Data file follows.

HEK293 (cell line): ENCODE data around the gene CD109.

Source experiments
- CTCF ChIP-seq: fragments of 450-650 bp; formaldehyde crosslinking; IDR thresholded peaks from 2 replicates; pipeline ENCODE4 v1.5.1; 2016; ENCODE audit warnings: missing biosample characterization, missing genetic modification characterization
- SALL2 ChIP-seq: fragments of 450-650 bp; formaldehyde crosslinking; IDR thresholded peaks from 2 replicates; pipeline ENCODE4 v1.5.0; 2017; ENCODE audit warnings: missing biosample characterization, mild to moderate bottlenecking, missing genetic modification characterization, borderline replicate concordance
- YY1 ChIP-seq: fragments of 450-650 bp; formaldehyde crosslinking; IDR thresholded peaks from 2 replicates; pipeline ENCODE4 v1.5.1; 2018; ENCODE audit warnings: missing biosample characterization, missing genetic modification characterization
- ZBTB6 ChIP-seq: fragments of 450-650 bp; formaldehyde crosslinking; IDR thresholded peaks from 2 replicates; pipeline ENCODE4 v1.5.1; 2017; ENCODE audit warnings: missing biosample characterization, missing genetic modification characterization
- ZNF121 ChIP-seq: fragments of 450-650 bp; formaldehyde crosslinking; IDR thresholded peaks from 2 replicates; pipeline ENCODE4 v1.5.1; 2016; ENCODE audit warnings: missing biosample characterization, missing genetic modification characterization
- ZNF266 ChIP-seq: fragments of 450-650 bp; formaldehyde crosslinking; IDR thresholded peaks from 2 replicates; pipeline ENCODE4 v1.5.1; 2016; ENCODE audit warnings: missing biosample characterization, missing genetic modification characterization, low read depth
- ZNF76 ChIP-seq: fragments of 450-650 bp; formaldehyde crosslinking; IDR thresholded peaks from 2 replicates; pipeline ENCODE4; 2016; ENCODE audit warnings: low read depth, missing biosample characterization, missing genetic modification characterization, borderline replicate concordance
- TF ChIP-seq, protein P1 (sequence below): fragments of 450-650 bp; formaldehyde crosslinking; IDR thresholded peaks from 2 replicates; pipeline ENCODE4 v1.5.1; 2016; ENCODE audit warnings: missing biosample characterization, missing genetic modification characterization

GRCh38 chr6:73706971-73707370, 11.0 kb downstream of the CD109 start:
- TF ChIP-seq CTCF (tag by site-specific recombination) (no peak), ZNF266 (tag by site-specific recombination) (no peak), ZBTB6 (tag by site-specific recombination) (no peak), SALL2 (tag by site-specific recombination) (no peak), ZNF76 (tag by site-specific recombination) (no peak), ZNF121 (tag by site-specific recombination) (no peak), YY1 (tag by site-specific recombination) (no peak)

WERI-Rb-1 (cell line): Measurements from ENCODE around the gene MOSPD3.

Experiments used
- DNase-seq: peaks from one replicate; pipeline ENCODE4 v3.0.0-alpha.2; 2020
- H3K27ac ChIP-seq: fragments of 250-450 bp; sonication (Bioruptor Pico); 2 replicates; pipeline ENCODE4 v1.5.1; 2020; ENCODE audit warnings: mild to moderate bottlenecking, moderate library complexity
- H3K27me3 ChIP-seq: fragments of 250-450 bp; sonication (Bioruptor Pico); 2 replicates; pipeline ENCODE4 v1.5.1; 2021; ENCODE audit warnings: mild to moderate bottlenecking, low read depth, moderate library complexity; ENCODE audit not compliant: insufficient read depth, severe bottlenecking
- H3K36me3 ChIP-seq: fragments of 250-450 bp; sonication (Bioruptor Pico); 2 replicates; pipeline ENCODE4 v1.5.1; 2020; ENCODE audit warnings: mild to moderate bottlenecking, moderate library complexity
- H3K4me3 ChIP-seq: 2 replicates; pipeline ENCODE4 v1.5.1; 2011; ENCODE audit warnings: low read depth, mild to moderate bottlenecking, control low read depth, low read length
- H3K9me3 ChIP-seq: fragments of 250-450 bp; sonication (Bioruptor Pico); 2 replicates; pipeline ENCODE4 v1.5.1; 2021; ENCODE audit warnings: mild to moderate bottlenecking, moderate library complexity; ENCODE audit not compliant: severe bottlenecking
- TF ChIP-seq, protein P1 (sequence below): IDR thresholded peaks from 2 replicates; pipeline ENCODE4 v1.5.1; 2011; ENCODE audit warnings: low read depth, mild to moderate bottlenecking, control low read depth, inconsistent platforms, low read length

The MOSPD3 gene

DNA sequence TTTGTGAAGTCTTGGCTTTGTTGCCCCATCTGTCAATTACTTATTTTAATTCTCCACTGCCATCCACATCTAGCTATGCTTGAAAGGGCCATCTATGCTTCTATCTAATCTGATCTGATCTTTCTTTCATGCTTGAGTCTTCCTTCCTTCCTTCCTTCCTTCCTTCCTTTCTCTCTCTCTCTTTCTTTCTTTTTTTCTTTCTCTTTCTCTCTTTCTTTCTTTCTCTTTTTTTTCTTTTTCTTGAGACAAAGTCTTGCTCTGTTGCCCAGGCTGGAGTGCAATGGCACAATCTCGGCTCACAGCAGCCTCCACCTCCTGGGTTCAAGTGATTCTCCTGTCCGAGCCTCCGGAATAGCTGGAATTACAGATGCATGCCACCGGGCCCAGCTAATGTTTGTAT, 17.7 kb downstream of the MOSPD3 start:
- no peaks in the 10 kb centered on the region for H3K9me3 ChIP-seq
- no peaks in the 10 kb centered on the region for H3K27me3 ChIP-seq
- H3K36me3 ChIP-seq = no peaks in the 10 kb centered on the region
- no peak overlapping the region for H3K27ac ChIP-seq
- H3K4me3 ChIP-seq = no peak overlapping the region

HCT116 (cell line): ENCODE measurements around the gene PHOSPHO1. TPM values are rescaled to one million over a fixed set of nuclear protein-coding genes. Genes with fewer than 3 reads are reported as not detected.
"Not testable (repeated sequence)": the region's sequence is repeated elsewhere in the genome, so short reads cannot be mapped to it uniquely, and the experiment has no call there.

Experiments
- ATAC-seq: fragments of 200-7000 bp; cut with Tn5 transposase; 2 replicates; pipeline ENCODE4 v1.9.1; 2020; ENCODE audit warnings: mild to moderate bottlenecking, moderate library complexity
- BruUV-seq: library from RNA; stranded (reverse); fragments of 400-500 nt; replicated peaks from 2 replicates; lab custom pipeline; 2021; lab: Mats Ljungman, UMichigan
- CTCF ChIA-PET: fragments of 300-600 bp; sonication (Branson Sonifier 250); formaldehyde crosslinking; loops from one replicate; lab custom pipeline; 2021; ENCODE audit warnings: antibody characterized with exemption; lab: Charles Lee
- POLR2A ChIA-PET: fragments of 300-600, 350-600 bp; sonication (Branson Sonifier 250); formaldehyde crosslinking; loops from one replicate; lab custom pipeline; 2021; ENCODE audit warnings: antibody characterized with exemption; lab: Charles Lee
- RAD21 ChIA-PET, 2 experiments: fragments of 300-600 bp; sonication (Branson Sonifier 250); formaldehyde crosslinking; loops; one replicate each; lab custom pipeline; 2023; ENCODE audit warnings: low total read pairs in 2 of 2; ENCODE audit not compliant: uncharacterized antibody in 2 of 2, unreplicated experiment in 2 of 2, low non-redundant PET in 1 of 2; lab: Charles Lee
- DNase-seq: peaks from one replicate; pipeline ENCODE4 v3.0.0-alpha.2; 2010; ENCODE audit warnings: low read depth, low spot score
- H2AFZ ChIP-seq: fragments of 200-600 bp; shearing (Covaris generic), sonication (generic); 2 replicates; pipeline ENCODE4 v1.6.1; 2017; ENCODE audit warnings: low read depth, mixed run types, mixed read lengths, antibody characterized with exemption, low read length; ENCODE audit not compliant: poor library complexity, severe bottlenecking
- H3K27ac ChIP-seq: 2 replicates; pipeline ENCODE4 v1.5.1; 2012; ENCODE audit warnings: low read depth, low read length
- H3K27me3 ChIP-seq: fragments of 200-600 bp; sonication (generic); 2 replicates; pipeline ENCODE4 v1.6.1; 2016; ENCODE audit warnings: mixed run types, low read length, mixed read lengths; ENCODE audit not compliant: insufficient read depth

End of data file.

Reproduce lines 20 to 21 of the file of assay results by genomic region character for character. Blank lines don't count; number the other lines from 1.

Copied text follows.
- H3K9me3 ChIP-seq: fragments of 250-450 bp; sonication (Bioruptor Pico); 2 replicates; pipeline ENCODE4 v1.5.1; 2021; ENCODE audit warnings: mild to moderate bottlenecking, moderate library complexity; ENCODE audit not compliant: severe bottlenecking
- TF ChIP-seq, protein P1 (sequence below): IDR thresholded peaks from 2 replicates; pipeline ENCODE4 v1.5.1; 2011; ENCODE audit warnings: low read depth, mild to moderate bottlenecking, control low read depth, inconsistent platforms, low read length